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Multidimensional Intelligence:
Not One, but Many


Topics in Psychology
Robert C. Gates

  • General Intelligence: g - The idea ( probably incorrect ) that intelligence is one basic trait underlying all cognitive abilities. (Spearman, 1927) According to this concept. people have varying levels of this general ability.
     
  • In the 60ís, Cattell & Horn differentiated fluid intelligence from crystallized intelligence:
     
  • Fluid intelligence: flexible reasoning and is made up of the basic mental abilities such as inductive reasoning, abstract thinking and speed of thinking required for understanding any subject.
     
  • Crystallized intelligence: refers to the accumulation of facts, information and knowledge that comes with education and experience within a particular culture.
     
  •     Originally, psychologists believed that fluid intelligence was primarily genetic and that crystallized intelligence was primarily learned. This nature-nurture distinction is probably invalid, in part because the acquisition of crystallized intelligence is affected by the quality of fluid intelligence.
     
  •     Fluid intelligence declines during adulthood, although this decline is temporarily masked by an increase in crystallized intelligence. This contrast is revealed in WAIS scores: verbal IQ remains relatively stable throughout adulthood, while performance IQ drops an average of 25 points.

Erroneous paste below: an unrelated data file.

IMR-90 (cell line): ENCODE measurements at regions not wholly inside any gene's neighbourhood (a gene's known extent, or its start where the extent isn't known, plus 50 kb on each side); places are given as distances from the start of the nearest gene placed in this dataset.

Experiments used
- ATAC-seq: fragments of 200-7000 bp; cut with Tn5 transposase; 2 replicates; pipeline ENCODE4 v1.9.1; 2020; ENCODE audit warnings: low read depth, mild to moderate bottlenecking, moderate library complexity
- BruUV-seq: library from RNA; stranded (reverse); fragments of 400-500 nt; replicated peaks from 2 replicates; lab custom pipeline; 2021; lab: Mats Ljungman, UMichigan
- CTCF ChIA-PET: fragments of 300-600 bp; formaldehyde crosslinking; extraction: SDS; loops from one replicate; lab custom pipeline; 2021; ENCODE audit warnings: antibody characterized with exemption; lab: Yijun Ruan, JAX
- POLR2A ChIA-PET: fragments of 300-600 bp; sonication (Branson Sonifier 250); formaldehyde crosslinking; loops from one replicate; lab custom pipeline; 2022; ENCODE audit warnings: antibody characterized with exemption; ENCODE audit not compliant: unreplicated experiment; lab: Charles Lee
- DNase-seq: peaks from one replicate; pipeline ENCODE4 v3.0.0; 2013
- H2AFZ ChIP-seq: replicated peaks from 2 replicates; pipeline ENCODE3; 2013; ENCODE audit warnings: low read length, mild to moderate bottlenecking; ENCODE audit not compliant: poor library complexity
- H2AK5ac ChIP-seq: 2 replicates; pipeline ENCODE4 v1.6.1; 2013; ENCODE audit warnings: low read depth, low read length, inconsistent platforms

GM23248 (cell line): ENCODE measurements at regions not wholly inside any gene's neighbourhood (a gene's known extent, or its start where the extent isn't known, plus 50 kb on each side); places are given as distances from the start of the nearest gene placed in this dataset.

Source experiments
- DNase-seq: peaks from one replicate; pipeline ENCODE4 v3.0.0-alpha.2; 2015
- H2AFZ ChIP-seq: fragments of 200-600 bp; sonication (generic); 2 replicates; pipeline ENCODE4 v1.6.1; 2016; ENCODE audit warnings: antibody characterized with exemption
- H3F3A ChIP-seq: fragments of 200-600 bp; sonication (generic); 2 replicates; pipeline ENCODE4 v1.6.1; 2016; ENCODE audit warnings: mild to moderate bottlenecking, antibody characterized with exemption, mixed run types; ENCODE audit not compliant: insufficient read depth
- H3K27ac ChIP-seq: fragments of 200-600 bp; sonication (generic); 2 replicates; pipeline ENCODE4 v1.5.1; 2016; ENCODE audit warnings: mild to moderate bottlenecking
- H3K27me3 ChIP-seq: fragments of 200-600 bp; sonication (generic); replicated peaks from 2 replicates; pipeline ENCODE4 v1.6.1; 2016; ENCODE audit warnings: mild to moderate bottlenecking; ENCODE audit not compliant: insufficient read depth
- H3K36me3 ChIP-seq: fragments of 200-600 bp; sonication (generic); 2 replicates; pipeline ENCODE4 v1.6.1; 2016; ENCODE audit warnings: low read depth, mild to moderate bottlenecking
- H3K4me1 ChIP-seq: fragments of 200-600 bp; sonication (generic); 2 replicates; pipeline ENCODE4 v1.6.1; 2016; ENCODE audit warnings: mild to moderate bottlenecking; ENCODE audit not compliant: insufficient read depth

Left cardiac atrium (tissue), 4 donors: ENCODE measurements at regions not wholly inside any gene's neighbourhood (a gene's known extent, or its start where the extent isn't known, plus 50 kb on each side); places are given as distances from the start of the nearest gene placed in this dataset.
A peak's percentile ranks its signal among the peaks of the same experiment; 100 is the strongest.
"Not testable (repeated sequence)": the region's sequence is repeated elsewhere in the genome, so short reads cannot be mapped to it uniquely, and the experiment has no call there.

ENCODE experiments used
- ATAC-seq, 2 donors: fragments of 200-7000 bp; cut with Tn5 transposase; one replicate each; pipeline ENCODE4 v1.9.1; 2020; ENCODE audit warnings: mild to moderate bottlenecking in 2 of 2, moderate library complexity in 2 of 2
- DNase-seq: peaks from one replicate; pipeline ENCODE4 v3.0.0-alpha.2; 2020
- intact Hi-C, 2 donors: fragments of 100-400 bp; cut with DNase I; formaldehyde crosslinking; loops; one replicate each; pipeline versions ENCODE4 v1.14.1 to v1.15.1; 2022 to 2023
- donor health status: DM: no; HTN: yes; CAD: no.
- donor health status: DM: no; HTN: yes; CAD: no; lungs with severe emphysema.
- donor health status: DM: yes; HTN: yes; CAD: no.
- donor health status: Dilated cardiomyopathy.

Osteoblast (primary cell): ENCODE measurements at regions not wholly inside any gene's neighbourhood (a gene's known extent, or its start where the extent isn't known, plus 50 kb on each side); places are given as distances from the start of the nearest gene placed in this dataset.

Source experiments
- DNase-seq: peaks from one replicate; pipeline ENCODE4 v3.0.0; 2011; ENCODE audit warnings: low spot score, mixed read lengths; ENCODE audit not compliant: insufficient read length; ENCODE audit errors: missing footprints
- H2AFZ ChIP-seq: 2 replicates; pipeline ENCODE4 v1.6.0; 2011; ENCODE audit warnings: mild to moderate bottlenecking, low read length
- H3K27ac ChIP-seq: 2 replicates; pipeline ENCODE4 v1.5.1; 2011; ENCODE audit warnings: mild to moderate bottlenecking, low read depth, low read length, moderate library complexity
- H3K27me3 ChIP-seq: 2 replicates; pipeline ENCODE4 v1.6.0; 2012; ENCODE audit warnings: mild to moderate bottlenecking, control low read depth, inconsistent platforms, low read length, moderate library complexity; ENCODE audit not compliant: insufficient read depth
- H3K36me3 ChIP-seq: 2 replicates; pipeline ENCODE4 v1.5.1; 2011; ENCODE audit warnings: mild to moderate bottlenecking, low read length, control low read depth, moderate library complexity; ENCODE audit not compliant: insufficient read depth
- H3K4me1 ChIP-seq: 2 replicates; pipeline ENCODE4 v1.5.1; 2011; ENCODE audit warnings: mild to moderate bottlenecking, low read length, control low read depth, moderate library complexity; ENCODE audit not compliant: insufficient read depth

• Robert Sternberg has proposed that intelligence is composed of 3 distinct parts; the

    analytic / academic aspect: consists of mental processes that foster efficient learning, remembering and thinking.
     
    note: Multiple choice tests, with one & only one right answer reward analytic intelligence.
     
    creative aspect: involves the capacity to be flexible and innovative when dealing with new situations.
     
    practical aspect: enables the person to adapt his/her abilities to contextual demands.

  •     Most adults value practical abilities more as they grow older. Research demonstrates that practical problem solving skills improve from early adulthood to middle age, and perhaps beyond.
     
  •     Gardner maintains that each of his intelligences has its own neurological network in the brain; the value placed on each dimension depends on the particular cultural environment & therefore on the training of the individual and on those evaluating him or her.
     
        Cultures that emphasize activities that the old can do, such as yoga & tai-chi have healthier elderly people because that aspect of intelligence is still practiced.

    In review, Gardner's 8 Intellegences are:
     
  1. Linguistic
  2. Logical-Mathematical
  3. Musical
  4. Spatial
  5. Body-Kinesthetic
  6. Interpersonal ( social-understanding )
  7. Intrapersonal ( self understanding )
  8. Naturalistic


Human Growth & Development
Robert C. Gates